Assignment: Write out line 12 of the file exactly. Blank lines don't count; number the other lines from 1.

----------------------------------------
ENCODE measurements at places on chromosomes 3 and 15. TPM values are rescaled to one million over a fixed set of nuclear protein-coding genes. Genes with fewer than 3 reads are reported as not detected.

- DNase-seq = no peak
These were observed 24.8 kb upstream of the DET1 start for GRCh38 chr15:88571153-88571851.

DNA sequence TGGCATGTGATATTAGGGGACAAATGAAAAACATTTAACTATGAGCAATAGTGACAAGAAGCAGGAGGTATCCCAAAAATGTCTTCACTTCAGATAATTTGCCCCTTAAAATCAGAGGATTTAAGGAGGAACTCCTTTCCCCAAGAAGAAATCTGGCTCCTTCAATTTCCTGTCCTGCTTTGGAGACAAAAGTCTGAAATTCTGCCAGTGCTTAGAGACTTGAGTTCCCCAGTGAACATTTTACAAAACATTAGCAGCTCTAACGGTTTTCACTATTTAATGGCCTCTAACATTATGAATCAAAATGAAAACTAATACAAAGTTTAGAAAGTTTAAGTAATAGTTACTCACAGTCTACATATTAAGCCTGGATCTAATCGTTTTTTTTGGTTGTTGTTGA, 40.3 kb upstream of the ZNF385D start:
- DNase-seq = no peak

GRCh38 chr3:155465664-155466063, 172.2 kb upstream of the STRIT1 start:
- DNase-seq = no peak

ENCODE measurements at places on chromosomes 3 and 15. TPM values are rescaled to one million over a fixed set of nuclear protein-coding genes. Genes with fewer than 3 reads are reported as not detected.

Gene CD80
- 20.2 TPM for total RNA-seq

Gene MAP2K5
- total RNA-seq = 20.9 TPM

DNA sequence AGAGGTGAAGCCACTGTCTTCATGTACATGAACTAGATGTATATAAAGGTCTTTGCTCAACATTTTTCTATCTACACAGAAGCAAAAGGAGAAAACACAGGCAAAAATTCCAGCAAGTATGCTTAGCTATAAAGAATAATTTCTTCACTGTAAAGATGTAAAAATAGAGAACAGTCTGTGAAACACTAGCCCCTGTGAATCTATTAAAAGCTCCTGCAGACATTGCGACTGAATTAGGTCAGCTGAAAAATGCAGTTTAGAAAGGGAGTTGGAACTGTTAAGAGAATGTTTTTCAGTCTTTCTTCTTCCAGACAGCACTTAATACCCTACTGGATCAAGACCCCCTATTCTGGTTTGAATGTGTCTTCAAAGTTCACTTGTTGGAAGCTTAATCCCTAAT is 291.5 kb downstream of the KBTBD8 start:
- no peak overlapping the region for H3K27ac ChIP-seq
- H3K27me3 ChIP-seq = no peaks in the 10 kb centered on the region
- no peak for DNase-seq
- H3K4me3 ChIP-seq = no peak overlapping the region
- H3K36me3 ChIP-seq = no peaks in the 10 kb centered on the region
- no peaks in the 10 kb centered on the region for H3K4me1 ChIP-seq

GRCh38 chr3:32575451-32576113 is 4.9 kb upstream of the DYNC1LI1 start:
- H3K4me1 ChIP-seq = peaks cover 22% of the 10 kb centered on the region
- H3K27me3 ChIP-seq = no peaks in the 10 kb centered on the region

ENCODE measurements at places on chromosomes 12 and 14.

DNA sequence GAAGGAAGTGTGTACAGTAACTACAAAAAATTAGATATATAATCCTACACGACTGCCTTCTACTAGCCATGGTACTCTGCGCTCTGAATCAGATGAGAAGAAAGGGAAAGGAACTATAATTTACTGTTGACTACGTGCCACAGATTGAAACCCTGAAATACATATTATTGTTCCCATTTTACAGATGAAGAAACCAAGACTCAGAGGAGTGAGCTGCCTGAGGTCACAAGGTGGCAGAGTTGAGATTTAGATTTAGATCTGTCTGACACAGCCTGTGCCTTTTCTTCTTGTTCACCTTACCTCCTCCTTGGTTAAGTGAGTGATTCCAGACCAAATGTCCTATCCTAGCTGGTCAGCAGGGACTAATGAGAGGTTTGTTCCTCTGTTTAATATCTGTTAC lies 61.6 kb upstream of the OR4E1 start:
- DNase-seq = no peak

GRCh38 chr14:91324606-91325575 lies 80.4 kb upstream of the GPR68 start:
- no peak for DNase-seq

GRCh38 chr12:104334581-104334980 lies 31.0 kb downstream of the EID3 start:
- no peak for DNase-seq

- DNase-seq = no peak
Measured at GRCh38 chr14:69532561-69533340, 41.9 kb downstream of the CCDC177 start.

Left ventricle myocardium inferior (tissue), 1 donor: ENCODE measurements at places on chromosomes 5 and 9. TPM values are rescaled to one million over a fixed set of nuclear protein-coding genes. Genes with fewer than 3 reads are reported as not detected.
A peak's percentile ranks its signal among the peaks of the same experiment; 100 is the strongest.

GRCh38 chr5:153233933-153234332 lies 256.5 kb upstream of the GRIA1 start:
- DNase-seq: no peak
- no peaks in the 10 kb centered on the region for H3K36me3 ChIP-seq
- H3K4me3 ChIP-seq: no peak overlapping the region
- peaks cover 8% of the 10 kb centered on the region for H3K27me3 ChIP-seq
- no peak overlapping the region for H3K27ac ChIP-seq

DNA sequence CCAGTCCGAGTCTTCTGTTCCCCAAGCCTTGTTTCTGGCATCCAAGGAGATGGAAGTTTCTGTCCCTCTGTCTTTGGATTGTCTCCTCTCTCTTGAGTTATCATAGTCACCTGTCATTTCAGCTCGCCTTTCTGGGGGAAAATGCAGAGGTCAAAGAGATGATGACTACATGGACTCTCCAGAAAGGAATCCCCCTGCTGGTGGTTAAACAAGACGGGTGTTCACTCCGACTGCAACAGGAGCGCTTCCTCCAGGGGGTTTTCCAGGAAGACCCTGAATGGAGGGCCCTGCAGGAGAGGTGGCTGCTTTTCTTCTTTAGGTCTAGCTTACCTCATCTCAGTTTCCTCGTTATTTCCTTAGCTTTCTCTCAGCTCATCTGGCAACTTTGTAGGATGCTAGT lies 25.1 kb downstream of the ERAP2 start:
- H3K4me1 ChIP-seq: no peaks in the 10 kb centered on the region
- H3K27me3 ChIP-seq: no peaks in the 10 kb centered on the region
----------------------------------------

- total RNA-seq = 20.9 TPM